Photo: Jana Judisch

Lick Your Phone and Your Skin Will Glow

The ParisXBerlin 2019 artist residency culminated in a multidisciplinary exhibition that took an artistic approach to F.O.M.O.


by Evdokia Prassa

“I am fearless.” “I can look for a solution, and if I can’t find one, I can let it go.”

At the backyard leading to Kunstraum Potsdamer Straße, a former underground car park morphed into an art space, these positive affirmations acquire the form of literal signs mounted on metal sign posts: They are the first thing that spectators of the art exhibition with the intriguing title “Lick Your Phone and Your Skin Will Glow” encounter.

The exhibition marks the conclusion of the artist residency awarded to the winners of this year’s ParisXBerlin art competition. It is the closing event of a week-long, full-time multidisciplinary art collaboration between art students from Paris and Berlin, under the mentorship of artist Dominique Hurth.

The theme of ParisXBerlin 2019 is F.O.M.O., the notorious Fear Of Missing Out that unsurprisingly goes hand in hand with the frenzied pace of the digital age, as the title of the exhibition suggests. The extensive array of art formats deployed for this artistic cooperation, ranging from performance and light art to found objects and music, are actually the constituent parts of a single, dynamic installation. – One that is consciously designed by its makers to require the viewers’ active participation in order for it to crystallize into an art piece. By including the audience in the artistic process, the resulting artwork is transparent about creative production and resists its own commodification through its elusive quality: It is an artwork-in-the-making that exists only as long as someone is engaging with it.

The massive, colour-shifting tableaus on which vibrant colours are projected are perhaps the most prominent part of the installation. One of the artists moves behind a tableau, which now has a bright yellowish colour, casting her shadow on it. She is taking selfies. Subsequently, more people start engaging with the tableaus. They are striking poses, dancing, sipping their drinks. Whether they are part of the audience or they are the artists themselves is not easy to discern. – The inconspicuous presence of the artists, not standing out from the rest of the crowd, seems to have been a deliberate move. This way, viewers feel more encouraged to be playful with the art on display, seeing that others are interacting with it. At the same time, this creative approach allows for the barrier between cultural producers and consumers to break down.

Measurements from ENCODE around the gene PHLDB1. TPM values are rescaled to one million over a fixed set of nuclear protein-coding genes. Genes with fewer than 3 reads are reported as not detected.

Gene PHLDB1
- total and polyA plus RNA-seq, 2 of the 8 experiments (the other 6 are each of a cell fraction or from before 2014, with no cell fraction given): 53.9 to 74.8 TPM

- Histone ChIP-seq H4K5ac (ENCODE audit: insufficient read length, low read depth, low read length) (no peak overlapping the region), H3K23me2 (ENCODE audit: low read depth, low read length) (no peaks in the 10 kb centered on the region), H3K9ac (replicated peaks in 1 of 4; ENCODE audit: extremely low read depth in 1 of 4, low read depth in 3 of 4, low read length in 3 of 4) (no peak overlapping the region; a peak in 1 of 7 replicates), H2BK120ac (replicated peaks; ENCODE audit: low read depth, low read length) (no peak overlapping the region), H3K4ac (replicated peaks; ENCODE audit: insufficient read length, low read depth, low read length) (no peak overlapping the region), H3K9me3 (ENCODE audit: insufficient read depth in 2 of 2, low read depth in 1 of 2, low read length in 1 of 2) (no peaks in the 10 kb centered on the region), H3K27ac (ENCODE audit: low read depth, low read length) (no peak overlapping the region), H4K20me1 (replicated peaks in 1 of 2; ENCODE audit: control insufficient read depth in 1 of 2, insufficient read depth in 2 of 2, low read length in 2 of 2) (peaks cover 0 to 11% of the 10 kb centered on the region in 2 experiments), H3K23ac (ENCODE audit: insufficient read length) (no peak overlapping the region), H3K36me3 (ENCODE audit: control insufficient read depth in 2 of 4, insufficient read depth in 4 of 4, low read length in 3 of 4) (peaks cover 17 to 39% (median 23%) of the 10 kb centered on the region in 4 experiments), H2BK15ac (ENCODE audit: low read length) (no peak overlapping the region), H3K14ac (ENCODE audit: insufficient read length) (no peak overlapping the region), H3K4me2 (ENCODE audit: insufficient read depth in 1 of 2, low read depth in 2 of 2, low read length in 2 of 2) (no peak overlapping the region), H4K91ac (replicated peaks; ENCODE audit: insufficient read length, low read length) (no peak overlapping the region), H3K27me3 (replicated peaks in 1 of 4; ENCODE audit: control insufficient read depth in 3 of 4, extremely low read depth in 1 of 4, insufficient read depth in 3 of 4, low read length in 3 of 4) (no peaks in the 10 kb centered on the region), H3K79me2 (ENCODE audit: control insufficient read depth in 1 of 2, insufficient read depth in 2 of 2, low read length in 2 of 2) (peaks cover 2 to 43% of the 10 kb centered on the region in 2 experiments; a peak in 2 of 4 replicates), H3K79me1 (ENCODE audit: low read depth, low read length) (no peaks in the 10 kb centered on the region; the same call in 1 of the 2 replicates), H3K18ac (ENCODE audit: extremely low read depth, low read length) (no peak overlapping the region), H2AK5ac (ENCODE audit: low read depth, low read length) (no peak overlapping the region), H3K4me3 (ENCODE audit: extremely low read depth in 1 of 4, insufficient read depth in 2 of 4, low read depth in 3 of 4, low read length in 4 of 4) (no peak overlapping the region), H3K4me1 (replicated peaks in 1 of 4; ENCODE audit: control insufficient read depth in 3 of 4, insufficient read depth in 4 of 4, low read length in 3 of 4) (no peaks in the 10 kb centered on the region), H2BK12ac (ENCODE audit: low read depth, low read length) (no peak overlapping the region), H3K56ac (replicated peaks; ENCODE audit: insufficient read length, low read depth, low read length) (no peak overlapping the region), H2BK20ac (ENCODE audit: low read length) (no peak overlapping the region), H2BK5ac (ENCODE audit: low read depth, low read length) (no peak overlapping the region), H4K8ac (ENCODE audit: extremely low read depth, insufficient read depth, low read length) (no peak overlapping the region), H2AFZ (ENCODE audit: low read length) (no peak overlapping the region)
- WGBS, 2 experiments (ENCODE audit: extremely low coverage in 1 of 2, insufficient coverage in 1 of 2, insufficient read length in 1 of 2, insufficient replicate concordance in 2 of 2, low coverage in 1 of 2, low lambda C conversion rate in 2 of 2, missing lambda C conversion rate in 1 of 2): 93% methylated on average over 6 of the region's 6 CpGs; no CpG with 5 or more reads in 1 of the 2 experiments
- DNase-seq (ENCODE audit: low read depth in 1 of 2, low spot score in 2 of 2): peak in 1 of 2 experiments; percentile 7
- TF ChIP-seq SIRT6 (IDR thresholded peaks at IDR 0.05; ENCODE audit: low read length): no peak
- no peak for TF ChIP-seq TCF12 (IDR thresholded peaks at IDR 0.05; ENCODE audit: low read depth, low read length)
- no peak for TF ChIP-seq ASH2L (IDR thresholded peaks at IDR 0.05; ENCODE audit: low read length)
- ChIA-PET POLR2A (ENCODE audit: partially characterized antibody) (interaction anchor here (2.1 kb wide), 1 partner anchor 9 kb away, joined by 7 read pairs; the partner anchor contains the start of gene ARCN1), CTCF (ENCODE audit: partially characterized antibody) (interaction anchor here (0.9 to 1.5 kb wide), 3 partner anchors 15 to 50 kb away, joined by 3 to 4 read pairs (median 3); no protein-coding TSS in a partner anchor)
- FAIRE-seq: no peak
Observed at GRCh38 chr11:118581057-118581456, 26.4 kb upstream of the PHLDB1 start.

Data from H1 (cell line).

The notion that the fear of missing out is somehow connected to the contemporary obsession with social media, like Instagram and Facebook, might sound contradictory at first. Aren’t we effectively missing out by choosing to spend our time curating our virtual image? For Théophile Brient, one of the participating artists, F.O.M.O. cannot be separated from the never-ending quest for self-optimisation. This is what the affirmative mantras at the entrance of the exhibition symbolise. And there’s more of them, this time in the form of post-it notes, decorating the walls of the staircase that leads to the eerie underground art space, as well as at various points within the exhibition itself: “I am capable, I can do this, and I am equipped.” “I have responsibility for myself, not for anyone else.” “I am powerful. I can do anything, but not everything.”

Considering, however, the fast-paced rhythm of the hectic urban lifestyle, optimal self-improvement is an unattainable goal, as it is based on a desire that is doomed to remain unfulfilled. That is, efficient time management to the point of never missing out.

The colours projected onto the tableaus gradate from bright yellow to blue, and subsequently, to pink and purple hues. They represent the different phases of the day, from sunrise to sunset and dusk. As Brient points out, the installation has been purposely curated to foreground the futility of F.O.M.O.

The exhibition features various performances taking place in parallel at different corners within the art space: Individual artists narrating daily life stories in languages as diverse as French, Russian, and Korean; a bit further away, seated, Dominique Hurth reads out a list of why/how questions that are popular in Google Search. She is surrounded by several empty chairs, placed for the spectators, who soon join to watch her performance. The fact that all these micro-performances have been scheduled to take place at the same time makes it intentionally impossible for the viewer to experience them all. They will miss out, and they will eventually have to accept it and move on.

Photo: Jana Judisch

Photo: Jana Judisch

Photo: Jana Judisch

Photo: Jana Judisch

#Kultur & Freizeit